FIVE YEARS AFTER L.A. RIOTS
Five years after the costliest riots in US history, Los Angeles has become neither the prototype of American urban revitalization that many had hoped nor the "Bladerunner" dystopia others had feared.
The city has rebuilt hundreds of buildings damaged during three days of rioting that turned Los Angeles into a worldwide symbol of racial anger and urban despair. Bridges have been built between disparate and distrusting groups. New opportunities have been created in inner-city neighborhoods - symbolized by a gas station in the heart of sprawling South Central that helps youths find jobs.
Yet many believe Los Angeles is no better off today than it was before the riots - and may be worse. Many neighborhoods in South Central remain pockmarked with abandoned buildings, and the ethnic tensions that helped ignite the unrest persist. Thus the city that is the nation's premier laboratory for multiculturalism moves forward still shaken by its past and uncertain of its future.
"On the cusp of the 21st century, Los Angeles has been probing two possibilities for the rest of urban America," says California historian Kevin Starr. "The city as a cutting edge of culture - say, a new Athens or Alexandria - or the city of the dreadful night. The story it has faced, that communities can be squandered and go up in smoke, is one that holds lessons for cities around the globe."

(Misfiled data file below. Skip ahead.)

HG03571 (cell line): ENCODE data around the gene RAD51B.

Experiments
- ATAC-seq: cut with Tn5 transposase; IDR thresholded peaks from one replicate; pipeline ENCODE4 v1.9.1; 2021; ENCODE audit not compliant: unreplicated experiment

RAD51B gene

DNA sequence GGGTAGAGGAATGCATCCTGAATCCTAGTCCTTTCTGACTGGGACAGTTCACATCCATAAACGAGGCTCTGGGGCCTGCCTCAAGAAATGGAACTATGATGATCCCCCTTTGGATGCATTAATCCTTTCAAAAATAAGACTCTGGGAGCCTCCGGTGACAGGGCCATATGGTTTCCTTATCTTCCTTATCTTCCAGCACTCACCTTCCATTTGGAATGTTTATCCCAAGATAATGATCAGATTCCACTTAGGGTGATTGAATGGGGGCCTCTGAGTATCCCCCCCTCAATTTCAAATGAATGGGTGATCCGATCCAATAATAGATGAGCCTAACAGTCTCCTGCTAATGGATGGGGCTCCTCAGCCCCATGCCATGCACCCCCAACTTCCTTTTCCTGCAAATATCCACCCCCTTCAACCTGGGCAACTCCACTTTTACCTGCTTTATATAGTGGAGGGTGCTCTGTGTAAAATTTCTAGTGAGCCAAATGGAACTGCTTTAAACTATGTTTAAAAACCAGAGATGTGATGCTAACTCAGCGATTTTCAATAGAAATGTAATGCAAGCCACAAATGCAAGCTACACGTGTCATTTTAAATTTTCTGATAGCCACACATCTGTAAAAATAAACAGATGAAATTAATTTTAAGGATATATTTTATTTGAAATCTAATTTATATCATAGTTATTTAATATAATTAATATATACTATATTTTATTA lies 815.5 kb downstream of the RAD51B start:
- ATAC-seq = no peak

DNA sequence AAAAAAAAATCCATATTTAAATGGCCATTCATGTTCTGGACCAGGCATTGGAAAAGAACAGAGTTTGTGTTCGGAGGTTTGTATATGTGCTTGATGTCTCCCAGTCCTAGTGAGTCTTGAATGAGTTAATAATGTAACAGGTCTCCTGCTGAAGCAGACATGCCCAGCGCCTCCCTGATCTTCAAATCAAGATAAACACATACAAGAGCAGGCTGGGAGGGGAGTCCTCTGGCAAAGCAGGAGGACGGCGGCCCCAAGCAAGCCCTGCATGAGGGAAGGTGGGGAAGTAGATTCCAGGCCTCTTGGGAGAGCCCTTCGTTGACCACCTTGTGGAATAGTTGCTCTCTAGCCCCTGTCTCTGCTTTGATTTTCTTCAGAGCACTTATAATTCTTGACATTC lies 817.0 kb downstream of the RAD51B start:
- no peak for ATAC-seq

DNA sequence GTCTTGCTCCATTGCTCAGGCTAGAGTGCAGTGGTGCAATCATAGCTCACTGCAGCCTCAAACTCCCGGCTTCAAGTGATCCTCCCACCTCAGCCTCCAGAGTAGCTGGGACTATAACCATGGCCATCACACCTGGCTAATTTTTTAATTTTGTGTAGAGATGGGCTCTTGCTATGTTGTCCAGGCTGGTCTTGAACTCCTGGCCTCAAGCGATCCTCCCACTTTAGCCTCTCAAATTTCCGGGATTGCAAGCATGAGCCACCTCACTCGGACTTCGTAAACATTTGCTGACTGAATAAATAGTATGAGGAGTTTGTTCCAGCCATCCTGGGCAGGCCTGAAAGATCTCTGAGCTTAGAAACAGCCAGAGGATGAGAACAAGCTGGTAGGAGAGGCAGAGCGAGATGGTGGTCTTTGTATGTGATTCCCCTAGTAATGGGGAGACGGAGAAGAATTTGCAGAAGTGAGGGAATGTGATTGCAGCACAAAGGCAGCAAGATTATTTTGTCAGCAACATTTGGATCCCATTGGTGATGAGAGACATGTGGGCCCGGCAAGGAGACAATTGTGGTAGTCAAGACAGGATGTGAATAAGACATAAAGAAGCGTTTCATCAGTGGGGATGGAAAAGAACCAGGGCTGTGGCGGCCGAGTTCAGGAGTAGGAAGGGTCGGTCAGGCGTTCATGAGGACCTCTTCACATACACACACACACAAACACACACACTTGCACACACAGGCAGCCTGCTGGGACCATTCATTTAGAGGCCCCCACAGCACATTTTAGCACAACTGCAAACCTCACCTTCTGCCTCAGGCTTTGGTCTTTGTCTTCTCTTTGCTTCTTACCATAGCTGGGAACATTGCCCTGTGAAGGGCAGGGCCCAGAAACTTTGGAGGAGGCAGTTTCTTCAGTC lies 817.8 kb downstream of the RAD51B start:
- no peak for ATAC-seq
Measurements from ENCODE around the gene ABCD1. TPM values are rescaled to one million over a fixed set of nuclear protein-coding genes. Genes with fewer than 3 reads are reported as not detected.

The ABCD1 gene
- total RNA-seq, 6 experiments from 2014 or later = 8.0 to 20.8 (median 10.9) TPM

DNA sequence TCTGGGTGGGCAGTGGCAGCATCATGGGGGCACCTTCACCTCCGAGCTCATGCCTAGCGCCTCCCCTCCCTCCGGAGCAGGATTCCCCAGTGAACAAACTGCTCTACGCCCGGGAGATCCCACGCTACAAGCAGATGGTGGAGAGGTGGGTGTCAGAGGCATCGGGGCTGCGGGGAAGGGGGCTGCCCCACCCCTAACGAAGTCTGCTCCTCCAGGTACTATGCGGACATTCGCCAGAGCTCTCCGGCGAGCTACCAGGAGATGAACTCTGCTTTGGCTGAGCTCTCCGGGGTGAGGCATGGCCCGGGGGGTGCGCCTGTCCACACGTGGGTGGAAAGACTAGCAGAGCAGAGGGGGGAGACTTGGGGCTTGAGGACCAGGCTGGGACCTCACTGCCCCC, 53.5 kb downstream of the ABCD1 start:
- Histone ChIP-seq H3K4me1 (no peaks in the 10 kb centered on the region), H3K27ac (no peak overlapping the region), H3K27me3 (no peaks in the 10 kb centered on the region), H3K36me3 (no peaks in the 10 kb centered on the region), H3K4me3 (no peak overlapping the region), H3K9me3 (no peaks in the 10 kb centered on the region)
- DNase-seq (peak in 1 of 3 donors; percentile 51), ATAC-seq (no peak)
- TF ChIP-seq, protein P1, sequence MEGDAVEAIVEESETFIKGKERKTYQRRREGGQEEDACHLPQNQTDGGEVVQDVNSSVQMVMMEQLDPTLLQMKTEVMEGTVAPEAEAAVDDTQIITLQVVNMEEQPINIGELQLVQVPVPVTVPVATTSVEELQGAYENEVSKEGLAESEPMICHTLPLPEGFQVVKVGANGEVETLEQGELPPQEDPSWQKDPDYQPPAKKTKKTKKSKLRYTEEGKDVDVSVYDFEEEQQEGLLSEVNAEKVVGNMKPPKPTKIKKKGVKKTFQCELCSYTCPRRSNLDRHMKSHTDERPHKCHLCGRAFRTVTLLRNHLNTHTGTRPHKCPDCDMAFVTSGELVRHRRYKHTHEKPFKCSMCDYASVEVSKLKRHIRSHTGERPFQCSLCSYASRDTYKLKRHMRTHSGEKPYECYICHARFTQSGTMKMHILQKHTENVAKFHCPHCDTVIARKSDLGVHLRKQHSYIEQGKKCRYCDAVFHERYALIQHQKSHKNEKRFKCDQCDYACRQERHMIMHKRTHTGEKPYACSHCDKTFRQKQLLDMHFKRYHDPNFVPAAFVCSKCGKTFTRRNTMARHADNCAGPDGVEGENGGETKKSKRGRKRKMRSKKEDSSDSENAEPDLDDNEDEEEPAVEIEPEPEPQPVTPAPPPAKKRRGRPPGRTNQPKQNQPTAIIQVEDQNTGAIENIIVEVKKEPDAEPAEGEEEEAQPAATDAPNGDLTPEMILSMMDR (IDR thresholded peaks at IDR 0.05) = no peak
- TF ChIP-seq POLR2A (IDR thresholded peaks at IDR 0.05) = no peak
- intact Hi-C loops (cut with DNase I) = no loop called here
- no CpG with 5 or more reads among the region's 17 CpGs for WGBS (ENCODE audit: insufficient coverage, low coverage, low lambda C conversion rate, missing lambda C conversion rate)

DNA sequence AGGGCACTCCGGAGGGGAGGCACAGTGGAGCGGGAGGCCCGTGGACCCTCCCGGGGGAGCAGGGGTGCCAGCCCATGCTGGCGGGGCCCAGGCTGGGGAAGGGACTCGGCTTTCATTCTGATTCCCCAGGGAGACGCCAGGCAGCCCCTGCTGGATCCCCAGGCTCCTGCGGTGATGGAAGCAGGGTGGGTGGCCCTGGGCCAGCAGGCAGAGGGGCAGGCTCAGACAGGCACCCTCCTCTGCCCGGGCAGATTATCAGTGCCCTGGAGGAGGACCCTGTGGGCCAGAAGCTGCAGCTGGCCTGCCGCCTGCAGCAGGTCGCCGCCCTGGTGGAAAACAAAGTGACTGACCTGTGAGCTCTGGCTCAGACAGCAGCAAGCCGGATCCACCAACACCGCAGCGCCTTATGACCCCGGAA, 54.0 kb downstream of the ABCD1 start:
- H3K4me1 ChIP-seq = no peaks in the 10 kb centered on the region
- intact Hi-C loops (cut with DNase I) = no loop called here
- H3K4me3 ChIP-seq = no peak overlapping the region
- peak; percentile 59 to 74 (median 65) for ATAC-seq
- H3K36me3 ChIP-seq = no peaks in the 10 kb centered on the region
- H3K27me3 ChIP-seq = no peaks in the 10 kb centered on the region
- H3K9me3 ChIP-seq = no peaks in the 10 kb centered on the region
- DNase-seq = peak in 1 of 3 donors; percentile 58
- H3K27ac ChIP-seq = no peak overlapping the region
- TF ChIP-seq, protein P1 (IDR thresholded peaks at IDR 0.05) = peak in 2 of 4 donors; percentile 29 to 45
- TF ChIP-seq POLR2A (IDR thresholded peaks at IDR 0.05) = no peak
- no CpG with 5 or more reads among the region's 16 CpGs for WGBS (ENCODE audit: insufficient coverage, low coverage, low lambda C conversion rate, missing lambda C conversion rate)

The civil unrest sparked by the acquittal of white police in the videotaped 1991 beating of black motorist Rodney King hit 70 square miles of the city, damaging more than 10,000 businesses and costing $1 billion.
But amid the flames, there was hope. Helicopter-loads of politicians arrived in the heady days of the riot's aftermath, calling for a new progressivism in the city's leadership and a plan of public and private money to rebuild neighborhoods.
Recently, Los Angeles has begun putting some of the lessons learned from the 1992 riots into practice. But by and large, many observers say that the progress has been disappointing. The reason for this, they say, is tied to the continued inability of residents, community leaders, and public bodies to undo the underlying patterns of inequality that have existed for decades.
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